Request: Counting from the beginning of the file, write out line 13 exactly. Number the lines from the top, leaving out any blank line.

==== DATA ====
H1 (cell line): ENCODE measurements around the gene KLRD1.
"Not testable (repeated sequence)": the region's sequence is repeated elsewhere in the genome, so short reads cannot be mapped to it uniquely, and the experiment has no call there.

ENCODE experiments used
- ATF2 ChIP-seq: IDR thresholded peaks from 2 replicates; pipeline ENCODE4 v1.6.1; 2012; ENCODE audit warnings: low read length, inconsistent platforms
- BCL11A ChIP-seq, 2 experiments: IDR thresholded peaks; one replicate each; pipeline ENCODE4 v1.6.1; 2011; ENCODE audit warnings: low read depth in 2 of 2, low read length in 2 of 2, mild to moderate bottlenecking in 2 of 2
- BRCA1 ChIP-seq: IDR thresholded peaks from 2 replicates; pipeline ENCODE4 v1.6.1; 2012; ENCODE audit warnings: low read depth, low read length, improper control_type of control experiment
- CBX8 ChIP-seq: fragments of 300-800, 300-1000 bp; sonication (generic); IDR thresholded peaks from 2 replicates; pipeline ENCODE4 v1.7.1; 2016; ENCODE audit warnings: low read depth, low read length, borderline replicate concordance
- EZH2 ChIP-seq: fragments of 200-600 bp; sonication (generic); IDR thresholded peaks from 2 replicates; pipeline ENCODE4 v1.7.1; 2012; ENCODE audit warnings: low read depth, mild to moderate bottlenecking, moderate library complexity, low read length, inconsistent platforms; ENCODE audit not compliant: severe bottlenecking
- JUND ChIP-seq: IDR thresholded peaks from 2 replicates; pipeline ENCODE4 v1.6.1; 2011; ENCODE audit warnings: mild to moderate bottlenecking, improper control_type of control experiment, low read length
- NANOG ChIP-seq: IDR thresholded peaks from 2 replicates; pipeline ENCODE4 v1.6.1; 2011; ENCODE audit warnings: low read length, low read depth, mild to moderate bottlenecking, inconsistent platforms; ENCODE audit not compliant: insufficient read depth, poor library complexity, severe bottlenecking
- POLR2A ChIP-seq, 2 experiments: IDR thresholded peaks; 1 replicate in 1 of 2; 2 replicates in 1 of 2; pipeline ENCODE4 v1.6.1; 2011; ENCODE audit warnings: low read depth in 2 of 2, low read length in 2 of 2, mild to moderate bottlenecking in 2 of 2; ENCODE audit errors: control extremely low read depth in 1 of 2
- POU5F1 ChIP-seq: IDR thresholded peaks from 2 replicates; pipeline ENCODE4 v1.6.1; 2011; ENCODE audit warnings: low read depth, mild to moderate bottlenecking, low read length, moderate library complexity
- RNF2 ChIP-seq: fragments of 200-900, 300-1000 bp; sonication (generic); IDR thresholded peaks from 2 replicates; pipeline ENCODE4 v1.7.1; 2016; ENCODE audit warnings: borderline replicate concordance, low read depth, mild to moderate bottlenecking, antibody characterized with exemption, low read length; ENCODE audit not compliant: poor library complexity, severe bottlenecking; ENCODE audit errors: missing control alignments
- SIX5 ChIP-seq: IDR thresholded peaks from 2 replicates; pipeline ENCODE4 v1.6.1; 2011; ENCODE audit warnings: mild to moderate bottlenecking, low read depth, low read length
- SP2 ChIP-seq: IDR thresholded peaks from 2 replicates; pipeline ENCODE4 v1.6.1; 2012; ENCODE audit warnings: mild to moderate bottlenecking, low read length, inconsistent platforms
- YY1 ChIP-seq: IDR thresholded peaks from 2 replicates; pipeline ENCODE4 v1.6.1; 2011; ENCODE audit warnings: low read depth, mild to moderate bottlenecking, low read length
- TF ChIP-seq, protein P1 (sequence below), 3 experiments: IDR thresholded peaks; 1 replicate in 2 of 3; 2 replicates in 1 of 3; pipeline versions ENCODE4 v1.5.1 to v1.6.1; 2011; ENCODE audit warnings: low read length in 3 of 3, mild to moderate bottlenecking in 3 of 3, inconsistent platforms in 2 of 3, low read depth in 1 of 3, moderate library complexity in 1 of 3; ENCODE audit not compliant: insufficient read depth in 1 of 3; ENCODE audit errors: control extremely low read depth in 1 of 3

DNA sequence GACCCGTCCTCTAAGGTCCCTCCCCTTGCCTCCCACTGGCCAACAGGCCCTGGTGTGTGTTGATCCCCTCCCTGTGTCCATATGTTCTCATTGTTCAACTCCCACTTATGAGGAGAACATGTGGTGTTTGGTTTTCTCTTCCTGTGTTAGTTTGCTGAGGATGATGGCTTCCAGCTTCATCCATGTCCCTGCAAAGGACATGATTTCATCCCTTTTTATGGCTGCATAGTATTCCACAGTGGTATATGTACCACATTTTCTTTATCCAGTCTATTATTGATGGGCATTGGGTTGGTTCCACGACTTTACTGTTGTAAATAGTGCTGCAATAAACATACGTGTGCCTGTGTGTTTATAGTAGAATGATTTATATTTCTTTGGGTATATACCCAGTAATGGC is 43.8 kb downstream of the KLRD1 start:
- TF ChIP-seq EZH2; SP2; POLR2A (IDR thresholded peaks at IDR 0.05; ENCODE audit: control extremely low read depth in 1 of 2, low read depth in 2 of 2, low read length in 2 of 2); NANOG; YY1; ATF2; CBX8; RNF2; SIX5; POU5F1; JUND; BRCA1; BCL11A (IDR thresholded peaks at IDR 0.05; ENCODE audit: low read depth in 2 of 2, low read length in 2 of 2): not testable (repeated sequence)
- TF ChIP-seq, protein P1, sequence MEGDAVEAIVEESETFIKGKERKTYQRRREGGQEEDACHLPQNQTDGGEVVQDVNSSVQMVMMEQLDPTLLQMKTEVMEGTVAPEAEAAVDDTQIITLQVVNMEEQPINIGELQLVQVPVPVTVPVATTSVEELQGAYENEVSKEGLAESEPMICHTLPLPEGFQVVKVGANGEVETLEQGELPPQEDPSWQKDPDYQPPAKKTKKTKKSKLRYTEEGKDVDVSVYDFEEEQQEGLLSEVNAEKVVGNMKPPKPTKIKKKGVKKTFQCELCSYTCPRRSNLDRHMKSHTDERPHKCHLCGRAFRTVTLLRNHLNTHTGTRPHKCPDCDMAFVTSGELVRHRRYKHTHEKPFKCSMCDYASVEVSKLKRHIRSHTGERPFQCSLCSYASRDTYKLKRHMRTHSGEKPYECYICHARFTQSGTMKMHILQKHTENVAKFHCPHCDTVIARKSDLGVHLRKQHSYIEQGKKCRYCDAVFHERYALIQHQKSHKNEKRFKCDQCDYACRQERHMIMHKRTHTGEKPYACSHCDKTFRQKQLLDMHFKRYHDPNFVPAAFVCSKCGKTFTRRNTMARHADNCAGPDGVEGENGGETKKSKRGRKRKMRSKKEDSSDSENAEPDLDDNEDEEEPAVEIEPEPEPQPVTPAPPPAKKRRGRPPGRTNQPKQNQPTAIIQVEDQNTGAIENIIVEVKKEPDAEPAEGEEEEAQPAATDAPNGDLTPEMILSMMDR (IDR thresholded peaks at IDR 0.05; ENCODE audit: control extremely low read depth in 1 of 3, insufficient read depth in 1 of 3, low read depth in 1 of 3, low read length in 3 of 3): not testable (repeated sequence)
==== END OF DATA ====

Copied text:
- RNF2 ChIP-seq: fragments of 200-900, 300-1000 bp; sonication (generic); IDR thresholded peaks from 2 replicates; pipeline ENCODE4 v1.7.1; 2016; ENCODE audit warnings: borderline replicate concordance, low read depth, mild to moderate bottlenecking, antibody characterized with exemption, low read length; ENCODE audit not compliant: poor library complexity, severe bottlenecking; ENCODE audit errors: missing control alignments